Those criteria, notes Lundie, all contribute to a “climate for engagement.” But what about measuring the all-important return? Like any business, Oxfam has monthly performance benchmarks. These, says Fowkes, help him establish what sort of content is working on social media. But since Oxfam’s remit covers both fundraising and campaigning, that content needs to drive income as well as influence. Research indicates that if a user can be persuaded to interact with the organisation just once on social media, they’re four times more likely to do so again. “What we have to do in the first instance,” says Fowkes, “is make it explicitly clear to people how supporting us makes a difference.” When it comes to fundraising however, he acknowledges certain fundamental challenges.
“I think it’s true to say that nobody’s cracked fundraising on social media in the charity world,” he says. “I go to a lot of conferences and you hear those stats: 70 per cent of your income will come from 20 per cent of your customers. There’s a parallel in the charity world. It costs five or six times more to recruit new customers than it does to retain existing ones. For social media, there’s a fundamental job to be done in reinforcing to existing supporters that their money is going somewhere useful.”
Defining the brand
For Lundie, effective branding is grounded in repetition, continuity, focus and presence. “I’m a big believer in Seth Godin’s definition,” he says. “It’s about the expectations, memory and emotions that you associate with an organisation.”
Within social media, however, there’s a natural tendency to break that brand experience down into small, easily digestible chunks designed to drive a particular conversation. Is there a danger, then, that social media ends up diluting rather than reinforcing a brand’s presence and messaging?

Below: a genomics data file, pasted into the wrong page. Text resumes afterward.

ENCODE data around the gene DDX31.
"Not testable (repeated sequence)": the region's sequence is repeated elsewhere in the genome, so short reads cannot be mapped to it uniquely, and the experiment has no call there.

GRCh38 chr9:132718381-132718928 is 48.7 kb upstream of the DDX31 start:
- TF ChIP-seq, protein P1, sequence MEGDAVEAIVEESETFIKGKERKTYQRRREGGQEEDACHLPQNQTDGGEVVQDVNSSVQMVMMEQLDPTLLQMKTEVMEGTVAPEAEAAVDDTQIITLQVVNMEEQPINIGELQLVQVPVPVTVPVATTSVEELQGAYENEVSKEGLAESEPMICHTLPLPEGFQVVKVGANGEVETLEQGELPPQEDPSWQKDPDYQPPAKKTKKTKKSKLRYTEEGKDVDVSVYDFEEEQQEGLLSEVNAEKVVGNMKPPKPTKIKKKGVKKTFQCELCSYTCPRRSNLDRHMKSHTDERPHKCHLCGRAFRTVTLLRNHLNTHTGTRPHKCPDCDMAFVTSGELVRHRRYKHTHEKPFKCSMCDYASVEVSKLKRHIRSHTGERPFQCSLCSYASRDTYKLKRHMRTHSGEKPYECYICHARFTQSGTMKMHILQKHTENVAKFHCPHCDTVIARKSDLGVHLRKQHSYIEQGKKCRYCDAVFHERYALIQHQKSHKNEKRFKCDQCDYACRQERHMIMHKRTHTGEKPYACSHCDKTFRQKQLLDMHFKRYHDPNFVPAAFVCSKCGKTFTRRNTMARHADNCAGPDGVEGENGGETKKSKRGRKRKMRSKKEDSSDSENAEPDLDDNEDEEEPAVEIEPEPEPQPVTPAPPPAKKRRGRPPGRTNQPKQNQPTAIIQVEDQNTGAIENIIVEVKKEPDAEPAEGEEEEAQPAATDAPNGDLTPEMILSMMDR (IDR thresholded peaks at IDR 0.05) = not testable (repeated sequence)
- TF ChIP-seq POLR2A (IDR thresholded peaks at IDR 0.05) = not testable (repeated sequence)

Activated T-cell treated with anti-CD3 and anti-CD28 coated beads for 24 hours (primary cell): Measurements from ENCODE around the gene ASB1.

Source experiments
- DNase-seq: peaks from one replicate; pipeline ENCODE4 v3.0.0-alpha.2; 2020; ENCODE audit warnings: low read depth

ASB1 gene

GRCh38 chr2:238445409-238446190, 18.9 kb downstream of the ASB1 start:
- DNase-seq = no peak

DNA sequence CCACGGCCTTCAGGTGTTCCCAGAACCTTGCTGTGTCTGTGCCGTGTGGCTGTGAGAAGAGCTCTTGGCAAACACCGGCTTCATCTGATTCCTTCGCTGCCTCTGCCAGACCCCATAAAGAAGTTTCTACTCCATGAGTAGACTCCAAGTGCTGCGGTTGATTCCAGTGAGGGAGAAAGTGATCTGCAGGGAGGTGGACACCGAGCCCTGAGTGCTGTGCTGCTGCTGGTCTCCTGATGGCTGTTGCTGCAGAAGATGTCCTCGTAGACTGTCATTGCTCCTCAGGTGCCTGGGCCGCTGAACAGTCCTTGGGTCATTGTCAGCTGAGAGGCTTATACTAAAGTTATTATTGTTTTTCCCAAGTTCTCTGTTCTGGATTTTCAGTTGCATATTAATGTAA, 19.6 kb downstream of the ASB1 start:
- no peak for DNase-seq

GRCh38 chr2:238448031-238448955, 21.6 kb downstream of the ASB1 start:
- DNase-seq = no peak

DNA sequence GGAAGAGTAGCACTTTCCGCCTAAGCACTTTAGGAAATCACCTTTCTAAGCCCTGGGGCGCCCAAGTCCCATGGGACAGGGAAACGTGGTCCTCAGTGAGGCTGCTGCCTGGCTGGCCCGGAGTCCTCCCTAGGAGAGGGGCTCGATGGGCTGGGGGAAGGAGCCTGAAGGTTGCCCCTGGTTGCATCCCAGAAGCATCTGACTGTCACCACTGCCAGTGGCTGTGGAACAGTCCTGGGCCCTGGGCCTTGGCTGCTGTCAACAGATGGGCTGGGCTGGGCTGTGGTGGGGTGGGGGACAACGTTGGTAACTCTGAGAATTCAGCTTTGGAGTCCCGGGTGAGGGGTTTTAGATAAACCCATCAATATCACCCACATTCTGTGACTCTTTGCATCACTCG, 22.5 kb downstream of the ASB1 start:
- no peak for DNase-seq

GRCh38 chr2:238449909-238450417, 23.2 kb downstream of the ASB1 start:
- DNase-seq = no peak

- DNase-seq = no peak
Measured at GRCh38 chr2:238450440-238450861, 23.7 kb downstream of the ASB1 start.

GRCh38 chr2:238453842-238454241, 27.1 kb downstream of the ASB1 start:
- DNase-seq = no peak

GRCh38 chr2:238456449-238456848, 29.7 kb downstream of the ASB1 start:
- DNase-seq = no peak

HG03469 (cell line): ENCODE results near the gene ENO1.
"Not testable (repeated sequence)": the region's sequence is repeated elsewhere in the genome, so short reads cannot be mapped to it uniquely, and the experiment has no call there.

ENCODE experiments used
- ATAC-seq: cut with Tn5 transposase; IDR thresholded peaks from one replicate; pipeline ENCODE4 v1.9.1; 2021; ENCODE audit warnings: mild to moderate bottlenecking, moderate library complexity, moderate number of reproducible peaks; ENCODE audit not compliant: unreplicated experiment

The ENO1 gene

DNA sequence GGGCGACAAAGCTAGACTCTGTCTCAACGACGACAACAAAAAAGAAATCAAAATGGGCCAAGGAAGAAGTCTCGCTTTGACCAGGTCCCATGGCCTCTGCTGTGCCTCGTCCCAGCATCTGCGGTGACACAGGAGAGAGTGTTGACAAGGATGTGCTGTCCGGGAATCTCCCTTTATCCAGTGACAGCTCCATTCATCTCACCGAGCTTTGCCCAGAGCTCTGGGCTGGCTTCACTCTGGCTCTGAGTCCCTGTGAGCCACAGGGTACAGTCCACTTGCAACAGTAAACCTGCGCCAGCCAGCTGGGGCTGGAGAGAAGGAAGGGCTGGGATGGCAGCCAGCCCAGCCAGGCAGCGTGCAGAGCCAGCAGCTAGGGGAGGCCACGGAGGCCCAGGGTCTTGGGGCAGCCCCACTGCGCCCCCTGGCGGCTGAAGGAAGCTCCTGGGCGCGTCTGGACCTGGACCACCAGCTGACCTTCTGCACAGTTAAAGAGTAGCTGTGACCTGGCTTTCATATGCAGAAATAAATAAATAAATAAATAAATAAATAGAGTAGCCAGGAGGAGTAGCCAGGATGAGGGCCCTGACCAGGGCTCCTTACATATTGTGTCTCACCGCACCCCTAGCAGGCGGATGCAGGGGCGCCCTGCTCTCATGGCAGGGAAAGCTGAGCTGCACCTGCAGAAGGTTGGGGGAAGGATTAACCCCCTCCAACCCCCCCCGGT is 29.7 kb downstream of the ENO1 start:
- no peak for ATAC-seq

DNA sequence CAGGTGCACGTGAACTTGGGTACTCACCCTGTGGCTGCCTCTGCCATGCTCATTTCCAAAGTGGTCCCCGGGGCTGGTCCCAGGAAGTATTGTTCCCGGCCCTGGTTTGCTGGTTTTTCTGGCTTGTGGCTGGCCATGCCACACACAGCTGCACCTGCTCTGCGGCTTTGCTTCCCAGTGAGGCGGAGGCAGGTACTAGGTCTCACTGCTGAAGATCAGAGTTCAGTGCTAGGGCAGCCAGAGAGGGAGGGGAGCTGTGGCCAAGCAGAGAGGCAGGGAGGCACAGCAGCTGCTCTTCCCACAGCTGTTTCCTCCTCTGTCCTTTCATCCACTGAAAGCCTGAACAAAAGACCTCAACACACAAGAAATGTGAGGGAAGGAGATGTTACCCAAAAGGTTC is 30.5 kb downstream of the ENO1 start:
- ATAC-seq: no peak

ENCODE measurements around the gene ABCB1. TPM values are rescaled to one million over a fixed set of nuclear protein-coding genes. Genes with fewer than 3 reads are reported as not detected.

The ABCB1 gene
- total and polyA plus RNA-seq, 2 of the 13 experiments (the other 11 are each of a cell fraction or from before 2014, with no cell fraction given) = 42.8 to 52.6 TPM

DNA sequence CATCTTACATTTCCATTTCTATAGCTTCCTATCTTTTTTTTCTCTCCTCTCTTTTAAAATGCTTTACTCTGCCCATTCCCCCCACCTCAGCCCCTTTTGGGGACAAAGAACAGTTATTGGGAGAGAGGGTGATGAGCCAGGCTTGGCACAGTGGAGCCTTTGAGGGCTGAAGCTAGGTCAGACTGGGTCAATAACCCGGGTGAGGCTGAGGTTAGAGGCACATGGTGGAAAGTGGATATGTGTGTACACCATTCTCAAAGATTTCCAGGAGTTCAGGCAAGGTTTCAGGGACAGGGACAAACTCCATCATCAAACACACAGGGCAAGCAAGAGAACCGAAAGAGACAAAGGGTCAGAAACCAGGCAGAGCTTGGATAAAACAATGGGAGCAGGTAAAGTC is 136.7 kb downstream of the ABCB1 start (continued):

Fowkes says not. Just as we, as individuals, adapt our behaviour according to context, so it’s possible for a brand to adopt different voices in different places without losing overall consistency. Oxfam’s approach to social media, says Fowkes, “is about being respectful of the overall brand personality, while at the same time appreciating that you need to talk in a certain way on certain social channels in order to have maximum impact.”
Risk and reward
For an organisation like Oxfam, taking a stand on potentially contentious issues is part of the job description. That involves an element of risk. How, asks Lundie, can social media balance the need to provide bold and influential content without jeopardising the organisation’s ability to perform its work?
“This is one of the areas where social media is very interesting,” says Fowkes. “It can throw up challenges for companies they may not be aware they had. If you’ve got problems with tone-of-voice or you’re doing too many things at the same time, social media really surfaces those things. At a very basic level it’s about having freedom within certain boundaries and knowing where the red flags are. The moment a social media manager starts to think only in terms of social media is the moment they’re not doing an effective job. Don’t just think about social media – think about how it ties in with email, the website, what the media and PR team are doing. That policy needs to extend across all channels. They all need to work together. Otherwise you’re going to have fundamental problems from the word go.”
This article appeared in Figaro Digital issue 21: October 2014
Article by Jon Fortgang